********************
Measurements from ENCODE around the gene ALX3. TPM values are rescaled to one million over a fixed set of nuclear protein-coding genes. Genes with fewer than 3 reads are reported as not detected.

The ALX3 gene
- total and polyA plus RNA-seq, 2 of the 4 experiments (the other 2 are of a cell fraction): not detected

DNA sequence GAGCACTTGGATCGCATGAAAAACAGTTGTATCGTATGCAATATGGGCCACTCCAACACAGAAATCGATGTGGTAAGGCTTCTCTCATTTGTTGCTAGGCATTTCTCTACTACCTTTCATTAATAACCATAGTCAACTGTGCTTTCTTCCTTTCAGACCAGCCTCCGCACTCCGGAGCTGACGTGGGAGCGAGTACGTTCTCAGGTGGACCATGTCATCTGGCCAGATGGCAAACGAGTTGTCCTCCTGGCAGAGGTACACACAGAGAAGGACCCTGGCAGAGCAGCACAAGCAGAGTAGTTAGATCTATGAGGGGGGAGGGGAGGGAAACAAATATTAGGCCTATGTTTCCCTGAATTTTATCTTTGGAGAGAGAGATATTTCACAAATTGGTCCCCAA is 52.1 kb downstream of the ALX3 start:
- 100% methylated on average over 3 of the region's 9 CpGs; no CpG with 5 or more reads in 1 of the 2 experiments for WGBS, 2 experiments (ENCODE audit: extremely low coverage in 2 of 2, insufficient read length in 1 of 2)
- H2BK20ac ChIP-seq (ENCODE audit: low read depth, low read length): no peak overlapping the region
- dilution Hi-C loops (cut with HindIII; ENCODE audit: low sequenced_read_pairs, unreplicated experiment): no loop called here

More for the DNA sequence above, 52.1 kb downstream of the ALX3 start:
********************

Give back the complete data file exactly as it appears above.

Measurements from ENCODE around the gene ALX3. TPM values are rescaled to one million over a fixed set of nuclear protein-coding genes. Genes with fewer than 3 reads are reported as not detected.

The ALX3 gene
- total and polyA plus RNA-seq, 2 of the 4 experiments (the other 2 are of a cell fraction): not detected

DNA sequence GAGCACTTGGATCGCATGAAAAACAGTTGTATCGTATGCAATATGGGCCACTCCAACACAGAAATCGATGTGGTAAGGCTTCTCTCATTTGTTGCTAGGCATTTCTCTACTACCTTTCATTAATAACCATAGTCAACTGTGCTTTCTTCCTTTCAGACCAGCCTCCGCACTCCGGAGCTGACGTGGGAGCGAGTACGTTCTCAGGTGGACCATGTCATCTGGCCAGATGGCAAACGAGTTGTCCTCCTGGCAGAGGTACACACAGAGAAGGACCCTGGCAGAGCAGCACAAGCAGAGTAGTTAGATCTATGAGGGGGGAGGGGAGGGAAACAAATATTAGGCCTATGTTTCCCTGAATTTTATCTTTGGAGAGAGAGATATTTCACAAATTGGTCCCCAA is 52.1 kb downstream of the ALX3 start:
- 100% methylated on average over 3 of the region's 9 CpGs; no CpG with 5 or more reads in 1 of the 2 experiments for WGBS, 2 experiments (ENCODE audit: extremely low coverage in 2 of 2, insufficient read length in 1 of 2)
- H2BK20ac ChIP-seq (ENCODE audit: low read depth, low read length): no peak overlapping the region
- dilution Hi-C loops (cut with HindIII; ENCODE audit: low sequenced_read_pairs, unreplicated experiment): no loop called here

More for the DNA sequence above, 52.1 kb downstream of the ALX3 start: